Typically, when we see ourselves as feeling lost in life or lonely, it gives us an excuse to view everything in a negative light. It lends itself to putting ourselves in the victim mode when the truth of the matter is that you choose your attitude in every situation.
No one can force a feeling upon you other than yourself! It is YOU who has the ultimate say as to how you choose to react: How to Control Your Thoughts and Be the Master of Your Mind
5. Embrace the Freedom That the Feeling of Being Alone Can Offer
Instead of wallowing in self-pity – which many are prone to do because of loneliness – try looking at your circumstances as newfound freedoms.
Most people are in constant need of approval of their viewpoints. They seek validation and when they don’t it’s easy for them to be feeling lost in life.
Try enjoying the fact that you don’t need everyone you care about to support your decisions and ideas. This is easier said than done of course, but removing that need for validation can allow you to do things your own way and to think for yourself.
6. Acknowledge the Person You Are Now
Perhaps you are feeling lost in life because your life circumstances have taken you away from the persona that others know to be you. In those situations it’s understandable why you are telling yourself I feel lost in life.
Learn to accept that people change over time. You might’ve liked the old you, but you are now in the new you. Learn to accept the new you, flaws and all. Realize that life is about change and how we react to that change. It’s okay that you’re not who you used to be.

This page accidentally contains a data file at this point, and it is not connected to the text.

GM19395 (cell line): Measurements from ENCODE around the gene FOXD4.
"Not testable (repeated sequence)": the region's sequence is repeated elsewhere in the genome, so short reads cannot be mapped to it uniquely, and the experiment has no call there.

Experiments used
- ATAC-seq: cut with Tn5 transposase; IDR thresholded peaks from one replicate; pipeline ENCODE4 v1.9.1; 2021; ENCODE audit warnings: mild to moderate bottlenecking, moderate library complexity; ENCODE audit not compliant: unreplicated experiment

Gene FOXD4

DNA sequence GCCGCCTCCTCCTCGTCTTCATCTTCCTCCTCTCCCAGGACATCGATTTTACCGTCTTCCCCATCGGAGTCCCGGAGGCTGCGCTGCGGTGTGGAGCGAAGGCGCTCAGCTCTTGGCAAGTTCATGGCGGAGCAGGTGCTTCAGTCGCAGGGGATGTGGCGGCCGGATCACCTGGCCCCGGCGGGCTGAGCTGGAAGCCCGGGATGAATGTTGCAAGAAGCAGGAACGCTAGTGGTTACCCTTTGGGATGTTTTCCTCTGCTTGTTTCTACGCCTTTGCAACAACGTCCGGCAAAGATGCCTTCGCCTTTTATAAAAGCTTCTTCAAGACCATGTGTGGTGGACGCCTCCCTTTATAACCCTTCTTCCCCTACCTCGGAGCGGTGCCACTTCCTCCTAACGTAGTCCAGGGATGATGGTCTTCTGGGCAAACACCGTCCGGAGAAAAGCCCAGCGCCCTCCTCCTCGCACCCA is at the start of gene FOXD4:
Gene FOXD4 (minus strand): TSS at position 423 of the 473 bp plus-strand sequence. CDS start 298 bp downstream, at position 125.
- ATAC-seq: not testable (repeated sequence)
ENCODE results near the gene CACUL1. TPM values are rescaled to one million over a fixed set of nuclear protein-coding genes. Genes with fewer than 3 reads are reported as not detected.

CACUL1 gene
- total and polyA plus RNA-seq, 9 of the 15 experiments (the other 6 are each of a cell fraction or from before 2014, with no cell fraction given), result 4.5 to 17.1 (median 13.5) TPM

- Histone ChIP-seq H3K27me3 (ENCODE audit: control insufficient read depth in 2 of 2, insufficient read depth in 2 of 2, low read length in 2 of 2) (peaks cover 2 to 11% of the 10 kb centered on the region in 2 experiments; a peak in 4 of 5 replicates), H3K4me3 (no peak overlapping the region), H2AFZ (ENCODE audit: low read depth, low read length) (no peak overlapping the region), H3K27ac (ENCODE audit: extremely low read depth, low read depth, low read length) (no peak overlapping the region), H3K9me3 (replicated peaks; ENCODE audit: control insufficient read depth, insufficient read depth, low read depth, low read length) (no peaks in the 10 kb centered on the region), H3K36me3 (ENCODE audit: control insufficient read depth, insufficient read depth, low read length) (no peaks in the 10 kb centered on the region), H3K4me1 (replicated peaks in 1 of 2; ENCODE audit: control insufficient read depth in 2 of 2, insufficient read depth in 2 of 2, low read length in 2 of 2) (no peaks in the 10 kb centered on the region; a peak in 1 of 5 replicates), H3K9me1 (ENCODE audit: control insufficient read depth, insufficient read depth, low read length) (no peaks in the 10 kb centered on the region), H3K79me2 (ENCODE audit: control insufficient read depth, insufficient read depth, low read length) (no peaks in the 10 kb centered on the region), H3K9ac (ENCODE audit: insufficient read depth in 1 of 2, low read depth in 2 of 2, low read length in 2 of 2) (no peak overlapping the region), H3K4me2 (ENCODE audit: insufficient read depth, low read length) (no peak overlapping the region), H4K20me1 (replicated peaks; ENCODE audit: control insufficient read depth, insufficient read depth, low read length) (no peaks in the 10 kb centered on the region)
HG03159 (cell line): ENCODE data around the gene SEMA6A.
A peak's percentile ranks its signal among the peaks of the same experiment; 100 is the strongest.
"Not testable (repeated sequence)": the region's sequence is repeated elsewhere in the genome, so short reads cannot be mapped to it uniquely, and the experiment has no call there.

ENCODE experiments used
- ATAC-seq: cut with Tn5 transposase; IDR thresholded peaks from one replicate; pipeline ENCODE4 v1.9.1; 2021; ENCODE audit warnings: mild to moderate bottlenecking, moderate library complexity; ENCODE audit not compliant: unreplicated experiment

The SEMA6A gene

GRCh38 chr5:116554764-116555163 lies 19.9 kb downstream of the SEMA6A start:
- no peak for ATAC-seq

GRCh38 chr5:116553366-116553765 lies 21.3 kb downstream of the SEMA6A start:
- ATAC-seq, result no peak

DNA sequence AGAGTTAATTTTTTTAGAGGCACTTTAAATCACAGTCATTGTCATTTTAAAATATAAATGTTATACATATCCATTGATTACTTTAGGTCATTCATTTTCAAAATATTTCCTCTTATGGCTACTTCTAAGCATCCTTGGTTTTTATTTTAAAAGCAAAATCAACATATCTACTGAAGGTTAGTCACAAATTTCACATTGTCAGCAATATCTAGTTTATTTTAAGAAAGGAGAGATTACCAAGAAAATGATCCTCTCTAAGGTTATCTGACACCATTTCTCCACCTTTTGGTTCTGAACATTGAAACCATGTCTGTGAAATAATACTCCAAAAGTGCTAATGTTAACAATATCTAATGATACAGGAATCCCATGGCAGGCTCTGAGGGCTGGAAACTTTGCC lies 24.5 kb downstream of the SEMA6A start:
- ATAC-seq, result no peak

Take a look at this article and learn to accept your imperfect self: Accept Yourself (Flaws and All): 7 Benefits of Being Vulnerable
7. Keep Striving to Do Your Best
Often when you are figuring out what to do when you feel lost, you will develop a defeatist attitude. You stop caring about what’s going on and even your self esteem is low as a result of this.
When you reach this stage, remind yourself to never let this feeling take away your sense of worth! Do your best always and when you come through this dark time, others will admire how you stayed determined in spite of the obstacles you had to overcome.
And to live your best life, you must do this ONE thing: step out of your comfort zone.
8. Don’t Forget That Time Is Precious
When we’re lost in a sea of loneliness and depression, it’s all too easy to reflect on regrets of past life events. This does nothing but feed negativity and perpetuates the situation of feeling lost in life.
Instead of falling prey to this common pitfall, put one foot in front of the other and acknowledge every positive step you take. By doing this, you can celebrate the struggles you overcome at the end of the day.